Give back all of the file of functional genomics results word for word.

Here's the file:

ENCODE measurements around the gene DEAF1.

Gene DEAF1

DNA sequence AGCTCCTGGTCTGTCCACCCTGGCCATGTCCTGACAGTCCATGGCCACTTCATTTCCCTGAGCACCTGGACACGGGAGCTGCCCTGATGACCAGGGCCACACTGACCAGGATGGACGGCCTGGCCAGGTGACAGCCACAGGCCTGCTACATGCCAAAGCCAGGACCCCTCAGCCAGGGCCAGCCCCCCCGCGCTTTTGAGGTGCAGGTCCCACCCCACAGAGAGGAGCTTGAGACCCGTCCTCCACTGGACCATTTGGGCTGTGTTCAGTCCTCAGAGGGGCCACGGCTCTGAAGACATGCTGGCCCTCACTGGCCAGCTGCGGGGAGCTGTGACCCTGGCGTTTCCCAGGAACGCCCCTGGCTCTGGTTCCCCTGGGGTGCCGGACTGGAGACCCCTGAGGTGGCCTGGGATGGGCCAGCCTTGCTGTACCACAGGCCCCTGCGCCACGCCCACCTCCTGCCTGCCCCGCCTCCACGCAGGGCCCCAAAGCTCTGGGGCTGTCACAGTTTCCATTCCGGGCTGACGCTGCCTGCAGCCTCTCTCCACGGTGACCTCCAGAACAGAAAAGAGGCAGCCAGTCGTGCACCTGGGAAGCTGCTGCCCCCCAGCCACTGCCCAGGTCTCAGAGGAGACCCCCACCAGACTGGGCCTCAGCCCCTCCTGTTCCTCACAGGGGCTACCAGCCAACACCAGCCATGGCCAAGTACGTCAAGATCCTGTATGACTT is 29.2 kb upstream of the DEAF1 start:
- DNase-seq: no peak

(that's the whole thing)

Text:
ENCODE measurements around the gene DEAF1.

Gene DEAF1

DNA sequence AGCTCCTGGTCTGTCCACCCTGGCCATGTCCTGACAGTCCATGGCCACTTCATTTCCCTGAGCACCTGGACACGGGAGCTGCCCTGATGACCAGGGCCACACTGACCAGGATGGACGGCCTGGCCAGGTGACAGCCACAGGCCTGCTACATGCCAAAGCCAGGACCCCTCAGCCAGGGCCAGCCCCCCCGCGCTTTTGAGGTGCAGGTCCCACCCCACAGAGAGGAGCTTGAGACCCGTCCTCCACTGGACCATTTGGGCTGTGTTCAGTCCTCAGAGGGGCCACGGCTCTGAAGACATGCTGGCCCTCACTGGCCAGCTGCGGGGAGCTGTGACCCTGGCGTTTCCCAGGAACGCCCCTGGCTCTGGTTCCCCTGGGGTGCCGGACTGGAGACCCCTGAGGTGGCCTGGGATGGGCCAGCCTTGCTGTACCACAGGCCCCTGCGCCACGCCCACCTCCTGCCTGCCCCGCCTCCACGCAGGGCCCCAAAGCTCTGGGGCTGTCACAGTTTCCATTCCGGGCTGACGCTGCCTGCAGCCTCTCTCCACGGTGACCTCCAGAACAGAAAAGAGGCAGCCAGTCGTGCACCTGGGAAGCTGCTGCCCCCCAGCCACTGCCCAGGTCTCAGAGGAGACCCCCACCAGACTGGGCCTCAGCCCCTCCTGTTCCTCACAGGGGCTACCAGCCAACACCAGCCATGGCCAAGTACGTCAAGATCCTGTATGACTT is 29.2 kb upstream of the DEAF1 start:
- DNase-seq: no peak